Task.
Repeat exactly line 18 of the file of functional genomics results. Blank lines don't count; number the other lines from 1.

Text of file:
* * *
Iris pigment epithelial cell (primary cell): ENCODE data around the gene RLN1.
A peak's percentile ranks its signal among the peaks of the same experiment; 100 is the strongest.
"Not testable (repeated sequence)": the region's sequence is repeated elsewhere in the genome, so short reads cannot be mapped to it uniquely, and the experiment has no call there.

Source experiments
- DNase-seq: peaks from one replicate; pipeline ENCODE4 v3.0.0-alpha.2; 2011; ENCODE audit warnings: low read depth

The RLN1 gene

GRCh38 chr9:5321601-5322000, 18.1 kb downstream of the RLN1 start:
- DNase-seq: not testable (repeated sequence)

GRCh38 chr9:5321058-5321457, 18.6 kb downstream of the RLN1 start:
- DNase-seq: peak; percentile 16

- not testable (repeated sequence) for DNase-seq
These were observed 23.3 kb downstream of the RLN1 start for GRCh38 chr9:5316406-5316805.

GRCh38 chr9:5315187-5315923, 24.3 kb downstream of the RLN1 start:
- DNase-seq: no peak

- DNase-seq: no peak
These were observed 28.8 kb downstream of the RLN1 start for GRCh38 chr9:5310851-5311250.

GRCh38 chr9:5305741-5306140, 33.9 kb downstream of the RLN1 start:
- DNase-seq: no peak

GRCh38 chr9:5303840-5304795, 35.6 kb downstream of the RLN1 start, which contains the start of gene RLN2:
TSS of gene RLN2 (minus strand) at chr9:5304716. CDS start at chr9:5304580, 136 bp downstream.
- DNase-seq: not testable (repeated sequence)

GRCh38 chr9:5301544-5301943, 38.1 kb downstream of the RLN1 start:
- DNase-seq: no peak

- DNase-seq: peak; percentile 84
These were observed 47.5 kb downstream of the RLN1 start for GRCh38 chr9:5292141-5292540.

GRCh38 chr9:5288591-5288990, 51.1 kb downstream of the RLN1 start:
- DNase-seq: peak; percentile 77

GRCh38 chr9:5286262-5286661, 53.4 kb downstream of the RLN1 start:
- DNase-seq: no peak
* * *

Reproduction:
- DNase-seq: no peak